Furthermore, it is possible to restore rotors that have been damaged and re-establish the outside diameter (OD) and end strips. This reduces lead times as well as repair costs and returns the compressor to operational status at the earliest opportunity.
These tasks require specialist tooling to accomplish, such as engine lathes with engineered attachments that enable OD strips to be re-established. This should also be supported by a test stand that allows both rotors to be positioned in the ideal running position to verify lobe clearances. These offer the additional benefit of being able to check the timing gear runout and backlash, before the rotors are installed in the casing. These are important inspections that enable a potential issue to be found before final assembly of the compressor.
Case study: Design upgrades
There are situations where a compressor application has changed or the original design was not perfectly suited to the process. In these cases, repair frequency can be higher than anticipated, leading to increased downtime. The solution can often lie in an improvement of the OEM design.
This is exemplified by a facility whose process was causing erosion and corrosion to the rotor bores and the end walls, to the point that the OEM recommended the case to be replaced during each overhaul. The compressor in question was a large 25 inch (635 mm), horizontally-split screw compressor, manufactured using carbon steel.
Expert evaluation of the compressor was conducted with a view to extend the operational life of the casing, but this concluded that the case material was inadequate for the application. The first solution would be to replace the material with 316L stainless steel, but the cost was prohibitive.
The alternative, cost-effective solution was to machine the rotor bores and the end walls to allow a 309L inlay pass to be applied as well as 316L top layer cladding. The split line was seal welded and the inner surfaces machined to ensure that all the original internal fits and clearances were correct. This proved to be the ideal solution for the operator, who ordered the same rework on a second compressor and has now doubled the MTBF.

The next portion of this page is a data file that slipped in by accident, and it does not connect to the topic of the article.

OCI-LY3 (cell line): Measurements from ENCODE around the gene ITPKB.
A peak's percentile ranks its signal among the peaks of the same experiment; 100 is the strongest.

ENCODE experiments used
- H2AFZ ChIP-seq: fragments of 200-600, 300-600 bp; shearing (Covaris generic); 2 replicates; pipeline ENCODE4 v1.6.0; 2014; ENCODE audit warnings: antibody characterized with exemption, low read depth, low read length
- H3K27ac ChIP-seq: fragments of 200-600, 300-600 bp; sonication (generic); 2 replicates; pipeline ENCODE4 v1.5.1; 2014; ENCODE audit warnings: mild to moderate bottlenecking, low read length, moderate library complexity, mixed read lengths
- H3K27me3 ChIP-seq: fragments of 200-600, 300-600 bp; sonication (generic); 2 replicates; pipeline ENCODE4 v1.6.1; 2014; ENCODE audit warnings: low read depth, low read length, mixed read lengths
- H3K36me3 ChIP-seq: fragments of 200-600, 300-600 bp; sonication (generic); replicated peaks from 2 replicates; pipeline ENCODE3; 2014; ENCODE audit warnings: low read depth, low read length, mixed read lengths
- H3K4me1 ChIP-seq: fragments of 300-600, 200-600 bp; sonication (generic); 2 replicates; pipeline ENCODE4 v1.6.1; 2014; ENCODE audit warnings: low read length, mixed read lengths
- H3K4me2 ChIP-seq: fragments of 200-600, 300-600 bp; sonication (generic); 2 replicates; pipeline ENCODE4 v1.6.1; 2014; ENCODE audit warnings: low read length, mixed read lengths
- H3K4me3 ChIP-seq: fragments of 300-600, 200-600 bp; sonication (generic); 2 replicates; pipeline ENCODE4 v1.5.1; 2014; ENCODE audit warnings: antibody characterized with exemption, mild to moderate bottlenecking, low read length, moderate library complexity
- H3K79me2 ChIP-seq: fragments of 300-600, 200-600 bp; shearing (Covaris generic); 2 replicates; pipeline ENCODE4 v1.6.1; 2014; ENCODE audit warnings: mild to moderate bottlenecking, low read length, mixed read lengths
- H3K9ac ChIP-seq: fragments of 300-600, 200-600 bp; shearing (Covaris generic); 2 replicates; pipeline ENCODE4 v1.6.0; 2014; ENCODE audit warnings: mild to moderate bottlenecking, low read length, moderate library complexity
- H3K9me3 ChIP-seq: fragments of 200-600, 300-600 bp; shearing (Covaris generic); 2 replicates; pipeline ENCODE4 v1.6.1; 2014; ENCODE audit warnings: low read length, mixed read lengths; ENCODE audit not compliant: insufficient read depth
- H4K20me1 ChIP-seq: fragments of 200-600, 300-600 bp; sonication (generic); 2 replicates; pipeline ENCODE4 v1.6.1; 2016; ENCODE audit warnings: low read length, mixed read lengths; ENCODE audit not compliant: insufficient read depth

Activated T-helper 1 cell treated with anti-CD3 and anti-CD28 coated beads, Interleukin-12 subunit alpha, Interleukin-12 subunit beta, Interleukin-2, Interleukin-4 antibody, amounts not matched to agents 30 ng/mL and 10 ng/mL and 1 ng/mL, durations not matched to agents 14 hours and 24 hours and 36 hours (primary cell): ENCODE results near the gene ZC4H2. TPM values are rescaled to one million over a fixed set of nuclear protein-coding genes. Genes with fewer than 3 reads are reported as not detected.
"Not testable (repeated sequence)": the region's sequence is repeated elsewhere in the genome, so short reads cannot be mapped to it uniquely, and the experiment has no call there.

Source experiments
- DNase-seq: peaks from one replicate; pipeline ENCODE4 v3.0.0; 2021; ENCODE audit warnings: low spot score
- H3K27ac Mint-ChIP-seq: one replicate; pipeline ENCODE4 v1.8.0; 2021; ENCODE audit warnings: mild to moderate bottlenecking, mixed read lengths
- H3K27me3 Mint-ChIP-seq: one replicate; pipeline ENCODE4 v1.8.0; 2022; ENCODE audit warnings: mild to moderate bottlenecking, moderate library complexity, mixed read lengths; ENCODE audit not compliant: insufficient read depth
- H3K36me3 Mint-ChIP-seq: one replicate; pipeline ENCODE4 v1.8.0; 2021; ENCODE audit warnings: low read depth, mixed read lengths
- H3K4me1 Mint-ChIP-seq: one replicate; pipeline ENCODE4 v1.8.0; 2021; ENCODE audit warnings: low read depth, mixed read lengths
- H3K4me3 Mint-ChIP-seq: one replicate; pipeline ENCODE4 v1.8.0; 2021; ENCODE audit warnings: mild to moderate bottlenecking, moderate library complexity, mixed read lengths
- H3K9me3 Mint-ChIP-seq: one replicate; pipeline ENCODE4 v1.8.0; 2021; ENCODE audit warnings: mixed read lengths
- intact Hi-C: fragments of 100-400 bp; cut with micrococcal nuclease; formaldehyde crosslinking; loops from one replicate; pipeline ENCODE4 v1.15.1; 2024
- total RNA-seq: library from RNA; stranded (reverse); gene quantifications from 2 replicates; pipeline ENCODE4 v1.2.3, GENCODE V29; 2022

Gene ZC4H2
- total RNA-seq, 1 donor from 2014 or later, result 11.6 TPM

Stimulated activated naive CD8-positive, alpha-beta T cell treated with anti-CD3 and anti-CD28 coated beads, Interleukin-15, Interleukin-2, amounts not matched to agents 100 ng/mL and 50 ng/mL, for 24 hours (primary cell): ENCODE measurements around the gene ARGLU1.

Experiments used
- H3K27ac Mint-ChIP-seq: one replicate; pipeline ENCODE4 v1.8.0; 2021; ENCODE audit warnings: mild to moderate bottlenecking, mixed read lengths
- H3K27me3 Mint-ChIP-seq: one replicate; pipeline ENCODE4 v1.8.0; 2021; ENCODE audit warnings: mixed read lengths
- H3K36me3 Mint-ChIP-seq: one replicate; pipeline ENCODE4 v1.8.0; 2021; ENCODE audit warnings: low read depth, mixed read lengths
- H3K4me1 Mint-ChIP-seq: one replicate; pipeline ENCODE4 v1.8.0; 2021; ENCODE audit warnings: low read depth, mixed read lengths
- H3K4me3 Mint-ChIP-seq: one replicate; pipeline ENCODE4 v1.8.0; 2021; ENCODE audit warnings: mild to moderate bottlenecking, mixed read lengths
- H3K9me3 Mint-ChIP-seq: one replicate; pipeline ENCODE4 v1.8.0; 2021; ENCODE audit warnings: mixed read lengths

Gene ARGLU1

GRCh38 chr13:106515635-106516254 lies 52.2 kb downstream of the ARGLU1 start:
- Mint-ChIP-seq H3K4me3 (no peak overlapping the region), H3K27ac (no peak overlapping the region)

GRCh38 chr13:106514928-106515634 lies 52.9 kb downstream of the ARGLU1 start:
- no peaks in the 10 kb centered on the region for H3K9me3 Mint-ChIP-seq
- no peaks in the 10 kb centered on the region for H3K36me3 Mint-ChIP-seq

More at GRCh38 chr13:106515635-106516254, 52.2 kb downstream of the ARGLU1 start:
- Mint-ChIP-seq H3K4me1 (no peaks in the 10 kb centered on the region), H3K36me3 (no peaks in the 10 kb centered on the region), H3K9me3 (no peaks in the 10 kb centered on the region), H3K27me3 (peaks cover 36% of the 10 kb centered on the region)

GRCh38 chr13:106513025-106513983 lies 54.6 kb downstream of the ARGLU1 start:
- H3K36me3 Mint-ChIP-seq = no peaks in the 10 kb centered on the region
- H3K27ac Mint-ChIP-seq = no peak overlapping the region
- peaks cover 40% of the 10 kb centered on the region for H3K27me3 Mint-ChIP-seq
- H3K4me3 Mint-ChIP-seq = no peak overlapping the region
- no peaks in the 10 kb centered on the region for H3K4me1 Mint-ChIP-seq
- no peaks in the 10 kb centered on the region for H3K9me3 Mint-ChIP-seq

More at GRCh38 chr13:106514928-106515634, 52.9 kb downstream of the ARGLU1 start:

Case study: Improving pipeline application
In another example, a large screw compressor that had been recently installed on a new pipeline did not always operate at full capacity continuously. The varying needs of the pipeline meant that there were frequent starts and stops as well as changes in capacity requirements.
After a very short initial run, the compressor failed and the standby unit had to be installed while the original unit was transported to a maintenance center. However, soon after the compressor arrived, the replacement unit failed as well, apparently with the same failure mode.
The initial inspection showed that the slide valve had come into contact with the outside diameter of the rotor. A thorough review found that the slide valve shaft was long enough to deflect once the valve was fully opened.
The amount of deflection was sufficient to allow the slide valve to lift at a slight angle and this was just enough to place it in contact with the rotor. This caused the rotor to become unstable and vibrate to the point of shut down.
To address this condition, the slide valve shaft was stabilised by adding supports, which acted as a bearing. The modification was installed on both units and since then they have been running for over 5 years with no further issues.
The objective of every business that operates expensive assets is to optimise their availability and productivity. In most cases, these pieces of equipment are part of a much larger process, but if one of them fails, the knock-on effects can be substantial.
The majority of downtime costs are associated with lost production, rather than the cost of the repair, so speed is of the essence.
At the heart of every successful maintenance routine is prevention. Regular inspections, constant monitoring and immediate action when warning signals are raised, are the best courses of action. However, a failure can occur unexpectedly and it is the action that is taken here that can have a significant impact on the business.
Maintenance partners can offer specialist advice, expertise as well as a responsive and flexible approach to repairs. Most OEMs are limited to their own products, whereas independent suppliers have a much wider experience of designs and solutions. They also have greater resources aimed specifically at repairs and the refurbishment of legacy equipment, rather than simply replacing components.
Ultimately, the aim is to deliver the most cost-effective solution to a problem. The key is establishing a range of solutions so that the equipment owner can make a well-informed decision, based on the needs of the business. In many cases, that will be the fastest delivery, while improved durability in the long-term can deliver ongoing benefits for the future.
Jeff Monych is Production Manager at Sulzer.